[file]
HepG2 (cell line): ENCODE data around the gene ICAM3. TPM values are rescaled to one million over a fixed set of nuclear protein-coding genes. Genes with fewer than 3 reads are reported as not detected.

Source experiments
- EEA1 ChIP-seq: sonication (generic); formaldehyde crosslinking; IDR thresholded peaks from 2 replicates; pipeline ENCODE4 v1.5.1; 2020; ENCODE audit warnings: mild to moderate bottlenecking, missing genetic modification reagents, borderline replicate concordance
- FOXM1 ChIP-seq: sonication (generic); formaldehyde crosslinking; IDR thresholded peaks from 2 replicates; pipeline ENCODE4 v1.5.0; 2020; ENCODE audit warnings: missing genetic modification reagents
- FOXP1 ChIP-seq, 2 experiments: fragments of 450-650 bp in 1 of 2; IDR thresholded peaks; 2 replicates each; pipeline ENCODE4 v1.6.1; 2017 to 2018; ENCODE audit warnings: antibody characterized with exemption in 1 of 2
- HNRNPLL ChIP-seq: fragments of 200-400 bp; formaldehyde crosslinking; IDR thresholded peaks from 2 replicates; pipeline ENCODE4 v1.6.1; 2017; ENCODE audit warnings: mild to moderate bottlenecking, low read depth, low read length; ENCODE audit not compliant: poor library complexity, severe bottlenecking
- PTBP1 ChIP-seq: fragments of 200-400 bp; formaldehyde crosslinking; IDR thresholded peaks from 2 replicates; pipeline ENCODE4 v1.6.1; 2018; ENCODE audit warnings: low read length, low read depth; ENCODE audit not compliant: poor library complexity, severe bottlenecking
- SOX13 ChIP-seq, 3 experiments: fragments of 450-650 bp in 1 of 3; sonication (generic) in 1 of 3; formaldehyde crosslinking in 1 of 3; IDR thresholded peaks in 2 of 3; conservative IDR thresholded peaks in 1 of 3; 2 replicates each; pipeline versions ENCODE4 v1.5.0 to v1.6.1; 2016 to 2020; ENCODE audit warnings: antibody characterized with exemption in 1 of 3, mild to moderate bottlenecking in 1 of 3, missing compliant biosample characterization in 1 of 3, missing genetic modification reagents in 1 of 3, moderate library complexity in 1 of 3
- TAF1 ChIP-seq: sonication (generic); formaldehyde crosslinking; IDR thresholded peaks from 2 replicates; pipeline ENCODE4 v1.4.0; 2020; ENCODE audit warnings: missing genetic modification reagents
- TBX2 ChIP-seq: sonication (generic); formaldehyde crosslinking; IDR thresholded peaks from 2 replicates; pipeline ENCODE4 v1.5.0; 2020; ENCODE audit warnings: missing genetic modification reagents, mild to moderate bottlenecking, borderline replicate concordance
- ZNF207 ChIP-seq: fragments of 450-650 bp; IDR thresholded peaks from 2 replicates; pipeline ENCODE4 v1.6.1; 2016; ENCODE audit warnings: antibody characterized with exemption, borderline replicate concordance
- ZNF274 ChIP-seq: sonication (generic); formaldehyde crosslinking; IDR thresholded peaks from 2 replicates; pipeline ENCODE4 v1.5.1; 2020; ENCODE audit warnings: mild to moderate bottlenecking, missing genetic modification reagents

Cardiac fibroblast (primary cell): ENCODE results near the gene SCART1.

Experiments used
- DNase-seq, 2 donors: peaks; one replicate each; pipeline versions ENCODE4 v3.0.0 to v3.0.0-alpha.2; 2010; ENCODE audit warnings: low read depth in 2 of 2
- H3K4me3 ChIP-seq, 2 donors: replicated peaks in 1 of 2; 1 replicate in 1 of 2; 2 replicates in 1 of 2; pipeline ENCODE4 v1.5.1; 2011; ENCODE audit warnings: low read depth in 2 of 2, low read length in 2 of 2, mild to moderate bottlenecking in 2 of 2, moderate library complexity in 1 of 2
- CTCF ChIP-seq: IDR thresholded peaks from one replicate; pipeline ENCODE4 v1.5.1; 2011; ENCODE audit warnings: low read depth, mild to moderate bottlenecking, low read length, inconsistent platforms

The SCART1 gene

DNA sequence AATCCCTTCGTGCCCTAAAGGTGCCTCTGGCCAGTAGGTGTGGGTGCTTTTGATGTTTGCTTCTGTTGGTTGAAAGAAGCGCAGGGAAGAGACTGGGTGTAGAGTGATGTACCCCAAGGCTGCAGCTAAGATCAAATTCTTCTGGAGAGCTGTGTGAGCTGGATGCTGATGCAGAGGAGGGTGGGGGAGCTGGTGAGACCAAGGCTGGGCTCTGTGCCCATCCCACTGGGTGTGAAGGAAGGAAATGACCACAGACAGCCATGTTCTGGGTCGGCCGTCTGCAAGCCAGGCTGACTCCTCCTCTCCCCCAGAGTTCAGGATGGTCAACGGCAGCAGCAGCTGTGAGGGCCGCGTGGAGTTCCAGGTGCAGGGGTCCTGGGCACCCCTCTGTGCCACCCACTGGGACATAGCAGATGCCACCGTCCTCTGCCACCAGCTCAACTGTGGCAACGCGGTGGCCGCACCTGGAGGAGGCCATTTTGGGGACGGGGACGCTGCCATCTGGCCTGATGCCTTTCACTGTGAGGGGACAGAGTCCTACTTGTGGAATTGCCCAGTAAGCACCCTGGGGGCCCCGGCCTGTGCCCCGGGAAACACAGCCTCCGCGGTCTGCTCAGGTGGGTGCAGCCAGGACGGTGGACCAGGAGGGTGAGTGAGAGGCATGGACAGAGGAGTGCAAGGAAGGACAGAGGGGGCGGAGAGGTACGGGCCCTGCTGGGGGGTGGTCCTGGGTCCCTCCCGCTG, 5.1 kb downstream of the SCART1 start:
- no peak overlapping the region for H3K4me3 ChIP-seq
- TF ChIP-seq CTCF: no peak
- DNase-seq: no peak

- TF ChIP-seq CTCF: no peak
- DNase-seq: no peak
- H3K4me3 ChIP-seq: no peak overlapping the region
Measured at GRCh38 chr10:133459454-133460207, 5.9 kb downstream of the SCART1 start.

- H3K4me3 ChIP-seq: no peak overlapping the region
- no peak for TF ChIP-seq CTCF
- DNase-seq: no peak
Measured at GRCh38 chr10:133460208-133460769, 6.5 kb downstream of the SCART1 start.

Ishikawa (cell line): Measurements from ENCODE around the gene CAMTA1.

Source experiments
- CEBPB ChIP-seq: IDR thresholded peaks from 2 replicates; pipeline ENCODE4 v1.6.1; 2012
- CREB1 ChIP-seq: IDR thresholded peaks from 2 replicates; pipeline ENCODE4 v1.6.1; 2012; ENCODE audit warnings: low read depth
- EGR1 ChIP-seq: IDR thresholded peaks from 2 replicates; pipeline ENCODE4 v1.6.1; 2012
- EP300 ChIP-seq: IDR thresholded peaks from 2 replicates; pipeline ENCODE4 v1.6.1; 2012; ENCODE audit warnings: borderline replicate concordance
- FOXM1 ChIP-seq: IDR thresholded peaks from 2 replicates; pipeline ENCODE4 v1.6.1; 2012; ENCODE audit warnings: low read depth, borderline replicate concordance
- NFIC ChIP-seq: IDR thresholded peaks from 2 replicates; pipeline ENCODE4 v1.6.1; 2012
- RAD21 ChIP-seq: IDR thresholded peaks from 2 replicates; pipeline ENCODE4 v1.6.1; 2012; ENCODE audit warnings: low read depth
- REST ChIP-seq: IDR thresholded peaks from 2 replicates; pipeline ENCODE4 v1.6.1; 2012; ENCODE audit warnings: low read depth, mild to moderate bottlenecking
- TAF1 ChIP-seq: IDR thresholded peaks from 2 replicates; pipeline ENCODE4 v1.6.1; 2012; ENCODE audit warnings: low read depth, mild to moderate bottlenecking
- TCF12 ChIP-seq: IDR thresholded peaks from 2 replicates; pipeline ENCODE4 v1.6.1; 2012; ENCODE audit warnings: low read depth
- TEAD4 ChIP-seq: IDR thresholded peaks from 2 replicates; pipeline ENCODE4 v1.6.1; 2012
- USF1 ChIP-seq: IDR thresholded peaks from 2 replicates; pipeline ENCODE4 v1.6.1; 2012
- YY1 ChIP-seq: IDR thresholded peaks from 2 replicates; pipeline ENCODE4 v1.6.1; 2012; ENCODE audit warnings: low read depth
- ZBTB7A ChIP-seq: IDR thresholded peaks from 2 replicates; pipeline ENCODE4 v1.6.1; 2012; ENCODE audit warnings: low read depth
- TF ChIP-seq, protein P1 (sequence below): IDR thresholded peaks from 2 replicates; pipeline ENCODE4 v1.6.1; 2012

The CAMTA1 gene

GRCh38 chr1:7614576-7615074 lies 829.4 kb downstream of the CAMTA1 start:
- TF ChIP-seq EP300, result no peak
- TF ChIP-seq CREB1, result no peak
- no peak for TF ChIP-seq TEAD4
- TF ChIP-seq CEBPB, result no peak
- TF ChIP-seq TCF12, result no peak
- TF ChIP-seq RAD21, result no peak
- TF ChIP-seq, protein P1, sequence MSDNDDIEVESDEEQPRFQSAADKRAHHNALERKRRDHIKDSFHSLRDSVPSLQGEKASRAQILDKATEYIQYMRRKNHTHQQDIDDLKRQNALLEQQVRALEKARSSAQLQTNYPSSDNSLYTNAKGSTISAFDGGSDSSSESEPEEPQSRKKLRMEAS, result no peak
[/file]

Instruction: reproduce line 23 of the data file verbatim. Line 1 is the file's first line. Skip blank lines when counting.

- TF ChIP-seq CTCF: no peak